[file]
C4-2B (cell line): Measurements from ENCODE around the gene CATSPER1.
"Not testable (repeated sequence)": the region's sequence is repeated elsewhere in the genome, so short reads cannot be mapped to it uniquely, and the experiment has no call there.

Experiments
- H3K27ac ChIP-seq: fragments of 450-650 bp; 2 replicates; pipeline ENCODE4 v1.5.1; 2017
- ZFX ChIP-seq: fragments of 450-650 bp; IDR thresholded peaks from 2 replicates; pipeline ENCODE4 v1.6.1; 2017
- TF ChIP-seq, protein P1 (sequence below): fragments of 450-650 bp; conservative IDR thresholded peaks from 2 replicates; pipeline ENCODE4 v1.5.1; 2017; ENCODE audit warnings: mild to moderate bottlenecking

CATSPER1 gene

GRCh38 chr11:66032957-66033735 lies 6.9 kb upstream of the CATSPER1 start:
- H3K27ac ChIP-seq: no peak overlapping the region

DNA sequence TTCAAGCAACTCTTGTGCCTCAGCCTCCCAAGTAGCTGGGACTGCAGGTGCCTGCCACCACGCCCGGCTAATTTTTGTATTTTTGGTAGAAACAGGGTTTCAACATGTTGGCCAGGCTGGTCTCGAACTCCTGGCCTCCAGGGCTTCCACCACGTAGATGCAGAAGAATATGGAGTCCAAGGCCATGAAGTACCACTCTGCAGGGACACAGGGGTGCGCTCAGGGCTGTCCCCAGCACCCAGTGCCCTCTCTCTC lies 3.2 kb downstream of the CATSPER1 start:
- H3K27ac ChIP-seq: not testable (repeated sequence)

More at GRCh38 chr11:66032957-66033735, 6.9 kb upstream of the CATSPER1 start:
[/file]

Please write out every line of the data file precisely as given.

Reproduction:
C4-2B (cell line): Measurements from ENCODE around the gene CATSPER1.
"Not testable (repeated sequence)": the region's sequence is repeated elsewhere in the genome, so short reads cannot be mapped to it uniquely, and the experiment has no call there.

Experiments
- H3K27ac ChIP-seq: fragments of 450-650 bp; 2 replicates; pipeline ENCODE4 v1.5.1; 2017
- ZFX ChIP-seq: fragments of 450-650 bp; IDR thresholded peaks from 2 replicates; pipeline ENCODE4 v1.6.1; 2017
- TF ChIP-seq, protein P1 (sequence below): fragments of 450-650 bp; conservative IDR thresholded peaks from 2 replicates; pipeline ENCODE4 v1.5.1; 2017; ENCODE audit warnings: mild to moderate bottlenecking

CATSPER1 gene

GRCh38 chr11:66032957-66033735 lies 6.9 kb upstream of the CATSPER1 start:
- H3K27ac ChIP-seq: no peak overlapping the region

DNA sequence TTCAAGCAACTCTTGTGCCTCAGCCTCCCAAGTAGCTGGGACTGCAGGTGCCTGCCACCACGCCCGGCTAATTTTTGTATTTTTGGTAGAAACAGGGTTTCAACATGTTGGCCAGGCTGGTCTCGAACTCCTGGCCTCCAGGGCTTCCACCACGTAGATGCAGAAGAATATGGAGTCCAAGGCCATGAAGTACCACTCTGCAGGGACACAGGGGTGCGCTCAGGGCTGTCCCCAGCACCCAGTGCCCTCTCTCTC lies 3.2 kb downstream of the CATSPER1 start:
- H3K27ac ChIP-seq: not testable (repeated sequence)

More at GRCh38 chr11:66032957-66033735, 6.9 kb upstream of the CATSPER1 start: